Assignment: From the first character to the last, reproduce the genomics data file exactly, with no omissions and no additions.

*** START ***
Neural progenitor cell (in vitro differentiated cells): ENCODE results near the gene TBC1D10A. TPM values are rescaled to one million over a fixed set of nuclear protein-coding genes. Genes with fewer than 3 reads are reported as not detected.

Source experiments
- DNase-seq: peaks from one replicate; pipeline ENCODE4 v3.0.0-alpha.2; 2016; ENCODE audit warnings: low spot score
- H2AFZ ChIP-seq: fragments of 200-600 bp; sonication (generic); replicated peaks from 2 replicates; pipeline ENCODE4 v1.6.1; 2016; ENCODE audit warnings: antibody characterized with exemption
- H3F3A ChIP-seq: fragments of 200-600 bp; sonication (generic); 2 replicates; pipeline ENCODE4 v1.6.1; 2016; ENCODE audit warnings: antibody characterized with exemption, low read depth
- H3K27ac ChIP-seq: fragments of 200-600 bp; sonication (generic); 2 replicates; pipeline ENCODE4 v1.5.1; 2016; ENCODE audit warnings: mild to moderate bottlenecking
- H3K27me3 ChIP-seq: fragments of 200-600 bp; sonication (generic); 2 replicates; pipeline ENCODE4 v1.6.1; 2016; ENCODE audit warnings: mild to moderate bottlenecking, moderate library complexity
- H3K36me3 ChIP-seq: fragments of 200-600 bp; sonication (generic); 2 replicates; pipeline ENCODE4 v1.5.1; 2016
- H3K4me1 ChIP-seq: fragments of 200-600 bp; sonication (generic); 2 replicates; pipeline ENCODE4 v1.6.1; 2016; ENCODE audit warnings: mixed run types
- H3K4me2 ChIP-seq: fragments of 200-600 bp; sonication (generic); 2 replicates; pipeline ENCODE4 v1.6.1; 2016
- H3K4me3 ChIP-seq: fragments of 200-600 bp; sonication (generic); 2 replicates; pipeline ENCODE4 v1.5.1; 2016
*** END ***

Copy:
Neural progenitor cell (in vitro differentiated cells): ENCODE results near the gene TBC1D10A. TPM values are rescaled to one million over a fixed set of nuclear protein-coding genes. Genes with fewer than 3 reads are reported as not detected.

Source experiments
- DNase-seq: peaks from one replicate; pipeline ENCODE4 v3.0.0-alpha.2; 2016; ENCODE audit warnings: low spot score
- H2AFZ ChIP-seq: fragments of 200-600 bp; sonication (generic); replicated peaks from 2 replicates; pipeline ENCODE4 v1.6.1; 2016; ENCODE audit warnings: antibody characterized with exemption
- H3F3A ChIP-seq: fragments of 200-600 bp; sonication (generic); 2 replicates; pipeline ENCODE4 v1.6.1; 2016; ENCODE audit warnings: antibody characterized with exemption, low read depth
- H3K27ac ChIP-seq: fragments of 200-600 bp; sonication (generic); 2 replicates; pipeline ENCODE4 v1.5.1; 2016; ENCODE audit warnings: mild to moderate bottlenecking
- H3K27me3 ChIP-seq: fragments of 200-600 bp; sonication (generic); 2 replicates; pipeline ENCODE4 v1.6.1; 2016; ENCODE audit warnings: mild to moderate bottlenecking, moderate library complexity
- H3K36me3 ChIP-seq: fragments of 200-600 bp; sonication (generic); 2 replicates; pipeline ENCODE4 v1.5.1; 2016
- H3K4me1 ChIP-seq: fragments of 200-600 bp; sonication (generic); 2 replicates; pipeline ENCODE4 v1.6.1; 2016; ENCODE audit warnings: mixed run types
- H3K4me2 ChIP-seq: fragments of 200-600 bp; sonication (generic); 2 replicates; pipeline ENCODE4 v1.6.1; 2016
- H3K4me3 ChIP-seq: fragments of 200-600 bp; sonication (generic); 2 replicates; pipeline ENCODE4 v1.5.1; 2016